Algren, Nelson (Vol. 10)
Algren, Nelson 1909–
An American novelist, short story writer, and editor, Algren creates a fictional world peopled with society's underdogs. The strength of his work lies in his impressionistic evocation of mood and scene, rather than in character or plot development. Algren is concerned with the lack of tradition in American letters and his work consistently reflects his search for a definitive vision of America. Two of his novels, The Man with the Golden Arm and A Walk on the Wild Side, have been made into films. (See also CLC, Vol. 4, and Contemporary Authors, Vols. 13-16, rev. ed.)
Nelson Algren is known as a Chicago novelist, but he is only secondarily an urban writer. He has chosen, rather, to explore the theme of death and survival among our Lumpenproletariat. Of his four novels, all of one and two-thirds of another are set entirely outside Chicago. In The Neon Wilderness, his collection of stories, at least one third take place outside the urban world. In brief, only slightly more than half his published fiction is centrally concerned with Chicago….
Somebody in Boots, Algren's first novel, is the most uneven and least satisfying, but in some ways the most revealing of his books. It is a tale of wandering during the depression of the late twenties and early thirties. Cass McKay is a yokel from the border town of Great Snake Mountain in West Texas where earth is parched, townsmen poor, and Cass's life unpromising. (p. 27)
[Nancy, Cass's sister, and Norah Egan provide] Cass with temporary relief from his primitive wandering, the hope of something more than sheer survival. Nancy offers innocent love; Norah profane love. The two climactic movements of the book center around the destruction of both relationships. (p. 29)
There are weaknesses, of course. The narrative is episodic without consistent structural justification. The style is erratic, often uncertain of its mood and emphasis. The parenthetical broadsides against a thinly disguised Chicago...
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Ralph J. Gleason
A Walk on the Wild Side … deserves to be read by every Catch 22 and Cuckoo's Nest freak just so they can find out what opened the door for two novels that had the same kind of effect on the changing American consciousness that Bob Dylan has had. It's not only that before Heller and Kesey there was Algren. It's that Algren is where they came from, and the fantasy/reality, inside/outside paradoxical view of the inversion of the American Dream that is central to their books was first laid out by Algren in A Walk on the Wild Side.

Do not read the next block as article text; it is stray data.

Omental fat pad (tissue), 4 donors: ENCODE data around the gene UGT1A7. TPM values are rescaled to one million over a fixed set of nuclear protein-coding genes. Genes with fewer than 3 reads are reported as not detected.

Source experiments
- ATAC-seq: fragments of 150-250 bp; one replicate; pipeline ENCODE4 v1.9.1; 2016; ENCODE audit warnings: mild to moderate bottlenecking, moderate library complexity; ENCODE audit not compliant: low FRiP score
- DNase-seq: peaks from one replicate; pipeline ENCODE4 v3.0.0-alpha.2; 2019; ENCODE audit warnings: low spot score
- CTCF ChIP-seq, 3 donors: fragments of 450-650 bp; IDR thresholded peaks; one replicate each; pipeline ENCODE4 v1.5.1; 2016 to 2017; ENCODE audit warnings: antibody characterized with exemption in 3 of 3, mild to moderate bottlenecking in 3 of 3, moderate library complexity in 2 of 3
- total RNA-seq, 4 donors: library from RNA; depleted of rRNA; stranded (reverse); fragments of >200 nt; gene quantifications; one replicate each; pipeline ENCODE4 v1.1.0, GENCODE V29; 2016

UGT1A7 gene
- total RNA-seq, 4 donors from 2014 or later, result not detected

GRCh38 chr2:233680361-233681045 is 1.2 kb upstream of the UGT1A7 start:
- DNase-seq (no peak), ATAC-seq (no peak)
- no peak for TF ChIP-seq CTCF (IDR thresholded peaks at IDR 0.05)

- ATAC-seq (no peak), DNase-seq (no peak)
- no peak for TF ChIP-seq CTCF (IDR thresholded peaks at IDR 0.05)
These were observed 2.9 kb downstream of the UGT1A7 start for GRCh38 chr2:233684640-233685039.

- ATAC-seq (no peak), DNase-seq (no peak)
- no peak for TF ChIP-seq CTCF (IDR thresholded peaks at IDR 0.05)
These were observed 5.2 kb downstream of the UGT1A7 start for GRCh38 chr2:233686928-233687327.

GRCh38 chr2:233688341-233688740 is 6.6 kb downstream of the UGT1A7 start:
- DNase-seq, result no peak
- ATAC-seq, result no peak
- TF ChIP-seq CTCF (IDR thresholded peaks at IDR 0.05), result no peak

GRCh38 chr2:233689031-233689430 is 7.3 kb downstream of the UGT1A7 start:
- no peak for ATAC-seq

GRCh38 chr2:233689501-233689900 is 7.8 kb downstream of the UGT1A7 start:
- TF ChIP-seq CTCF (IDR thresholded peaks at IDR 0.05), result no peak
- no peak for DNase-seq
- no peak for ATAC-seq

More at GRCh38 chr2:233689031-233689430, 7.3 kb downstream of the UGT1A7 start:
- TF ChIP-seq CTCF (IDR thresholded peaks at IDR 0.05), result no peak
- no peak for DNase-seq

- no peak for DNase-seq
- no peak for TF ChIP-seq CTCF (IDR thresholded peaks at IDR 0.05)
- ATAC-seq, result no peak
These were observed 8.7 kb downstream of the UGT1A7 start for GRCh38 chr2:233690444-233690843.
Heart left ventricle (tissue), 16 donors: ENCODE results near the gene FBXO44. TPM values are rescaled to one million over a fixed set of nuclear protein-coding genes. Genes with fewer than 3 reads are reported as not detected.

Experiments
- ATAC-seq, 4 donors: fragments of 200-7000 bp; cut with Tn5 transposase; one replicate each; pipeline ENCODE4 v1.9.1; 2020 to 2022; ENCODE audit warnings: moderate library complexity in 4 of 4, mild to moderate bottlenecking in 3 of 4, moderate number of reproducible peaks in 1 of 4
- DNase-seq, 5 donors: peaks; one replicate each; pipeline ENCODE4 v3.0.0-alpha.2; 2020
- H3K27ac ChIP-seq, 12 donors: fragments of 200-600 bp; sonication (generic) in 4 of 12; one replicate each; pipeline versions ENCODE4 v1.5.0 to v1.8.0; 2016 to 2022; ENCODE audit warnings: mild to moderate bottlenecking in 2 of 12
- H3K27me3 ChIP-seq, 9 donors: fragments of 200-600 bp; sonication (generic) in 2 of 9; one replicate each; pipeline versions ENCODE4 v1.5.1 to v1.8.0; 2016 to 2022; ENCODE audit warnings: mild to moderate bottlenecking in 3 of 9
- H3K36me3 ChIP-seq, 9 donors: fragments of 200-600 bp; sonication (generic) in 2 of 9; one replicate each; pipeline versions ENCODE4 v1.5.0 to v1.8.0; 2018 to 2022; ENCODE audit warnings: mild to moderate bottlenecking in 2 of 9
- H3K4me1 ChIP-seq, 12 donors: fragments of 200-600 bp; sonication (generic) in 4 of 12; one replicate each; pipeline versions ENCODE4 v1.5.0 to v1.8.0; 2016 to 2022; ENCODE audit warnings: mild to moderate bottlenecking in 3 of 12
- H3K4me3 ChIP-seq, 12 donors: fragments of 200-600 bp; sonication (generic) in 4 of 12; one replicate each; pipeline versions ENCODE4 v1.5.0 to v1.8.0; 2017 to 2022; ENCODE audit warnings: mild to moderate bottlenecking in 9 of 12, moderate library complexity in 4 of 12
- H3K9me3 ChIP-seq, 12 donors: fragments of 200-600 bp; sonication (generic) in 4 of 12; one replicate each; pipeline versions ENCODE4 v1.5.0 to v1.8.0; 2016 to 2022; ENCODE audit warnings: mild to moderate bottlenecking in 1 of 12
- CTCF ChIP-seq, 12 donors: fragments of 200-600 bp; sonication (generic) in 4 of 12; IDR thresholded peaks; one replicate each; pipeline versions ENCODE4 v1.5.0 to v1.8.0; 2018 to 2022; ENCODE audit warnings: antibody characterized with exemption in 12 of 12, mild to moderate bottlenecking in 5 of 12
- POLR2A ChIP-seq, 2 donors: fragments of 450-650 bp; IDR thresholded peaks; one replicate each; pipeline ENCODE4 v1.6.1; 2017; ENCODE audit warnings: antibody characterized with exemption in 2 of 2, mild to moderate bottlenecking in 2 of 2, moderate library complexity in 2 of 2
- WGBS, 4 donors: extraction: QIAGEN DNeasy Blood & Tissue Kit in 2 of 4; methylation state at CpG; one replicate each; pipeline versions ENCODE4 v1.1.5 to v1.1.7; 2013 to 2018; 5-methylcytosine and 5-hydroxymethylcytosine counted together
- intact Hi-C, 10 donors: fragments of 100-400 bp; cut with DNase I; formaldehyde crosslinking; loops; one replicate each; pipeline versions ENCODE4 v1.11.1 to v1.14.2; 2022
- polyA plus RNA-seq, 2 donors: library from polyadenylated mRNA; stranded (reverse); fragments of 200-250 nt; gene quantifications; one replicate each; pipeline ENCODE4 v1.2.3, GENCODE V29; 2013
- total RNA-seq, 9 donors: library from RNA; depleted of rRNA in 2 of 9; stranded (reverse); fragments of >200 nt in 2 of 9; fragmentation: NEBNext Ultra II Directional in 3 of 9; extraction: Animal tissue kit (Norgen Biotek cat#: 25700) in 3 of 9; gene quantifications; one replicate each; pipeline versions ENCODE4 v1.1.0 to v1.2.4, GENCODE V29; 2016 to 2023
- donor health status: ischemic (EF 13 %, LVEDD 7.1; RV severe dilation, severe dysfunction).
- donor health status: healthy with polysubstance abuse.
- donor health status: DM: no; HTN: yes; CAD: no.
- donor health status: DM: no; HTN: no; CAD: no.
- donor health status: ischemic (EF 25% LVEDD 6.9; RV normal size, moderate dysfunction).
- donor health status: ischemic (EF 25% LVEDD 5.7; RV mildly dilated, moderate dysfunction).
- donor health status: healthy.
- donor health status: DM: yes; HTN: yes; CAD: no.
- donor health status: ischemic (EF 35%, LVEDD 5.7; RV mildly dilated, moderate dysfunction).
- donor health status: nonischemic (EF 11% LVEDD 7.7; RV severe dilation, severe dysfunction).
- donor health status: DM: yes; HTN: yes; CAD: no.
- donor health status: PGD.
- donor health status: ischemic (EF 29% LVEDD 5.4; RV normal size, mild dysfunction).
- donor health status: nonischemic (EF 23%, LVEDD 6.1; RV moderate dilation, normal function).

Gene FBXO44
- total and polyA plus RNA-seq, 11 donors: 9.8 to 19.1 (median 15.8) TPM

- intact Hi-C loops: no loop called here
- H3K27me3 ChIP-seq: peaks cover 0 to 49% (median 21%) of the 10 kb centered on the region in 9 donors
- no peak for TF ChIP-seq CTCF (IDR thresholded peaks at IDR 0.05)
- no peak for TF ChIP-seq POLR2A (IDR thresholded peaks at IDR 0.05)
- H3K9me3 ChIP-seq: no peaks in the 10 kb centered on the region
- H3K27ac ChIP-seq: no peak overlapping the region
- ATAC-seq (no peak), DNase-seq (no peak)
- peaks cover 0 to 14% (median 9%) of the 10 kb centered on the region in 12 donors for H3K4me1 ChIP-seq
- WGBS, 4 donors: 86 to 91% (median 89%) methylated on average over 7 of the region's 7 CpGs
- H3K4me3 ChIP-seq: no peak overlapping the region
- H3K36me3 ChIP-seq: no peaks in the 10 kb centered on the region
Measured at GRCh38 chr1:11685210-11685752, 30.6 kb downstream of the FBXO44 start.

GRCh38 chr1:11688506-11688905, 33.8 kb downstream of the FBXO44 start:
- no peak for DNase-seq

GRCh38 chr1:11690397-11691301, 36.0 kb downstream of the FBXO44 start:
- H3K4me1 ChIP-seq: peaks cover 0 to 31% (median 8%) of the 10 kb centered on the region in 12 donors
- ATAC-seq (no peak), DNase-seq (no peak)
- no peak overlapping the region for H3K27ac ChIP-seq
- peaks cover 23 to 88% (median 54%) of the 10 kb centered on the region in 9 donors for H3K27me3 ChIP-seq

Algren got to where he was when he wrote that book by discovering, during the depths of the Depression, that the whores and the pimps and the junkies and the thieves (even before the Bonnie & Clyde/Robin Hood mythology) dealt with the reality of America, and in their dealing exposed the hypocrisy of the whole social structure….
Up until Algren, no American writer had really combined a poetic gift for words and a vision of the truth about the textbook democracy. He saw it, gradually or all at once makes no difference, and he put it down in the one novel which blew the minds of hundreds of other writers and had the effect—very specifically on Kesey and Heller—that Robert Johnson had on the Cream and Mick Jagger.
And when he had said it all … he tried for a while to do other things, turning, like Mailer, to journalism and then finally,...
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I have never quite met Nelson Algren—we talked on the phone once—but he has been a continuing influence in my life. He is the poet of the sad metropolis that underlies our North American cities; I was among those millions who caught an early chill there. Reading Algren didn't dispel the chill, but it did teach us to live with it and to look around us with deepened feelings and thoughts.
Algren's Chicago and the people who live in its shadows are still there. Algren is their tragic poet, enabling those who can read him to feel pain. And nearly everyone can read him. He writes with a master's clarity about the complex troubles of simple people, and not so simple people. Bruno Bicek and Frankie Machine and Steffi "with the new city light on her old-world face" appear to be simple because Algren presents them with such understanding.
Algren came into the full use of his talent in the early years of the Second World War, which promised to open the way for a reassessment of our society. In full knowledge of the lower depths which had to be redeemed, Algren asserted the value of the people who lived in those depths. The intensity of his feeling, the accuracy of his thought, make me wonder if any other writer of our time has shown us more exactly the human basis of our democracy. Though Algren often defines his positive values by showing us what happens in their absence, his hell burns with passion for heaven. (p. 62)...
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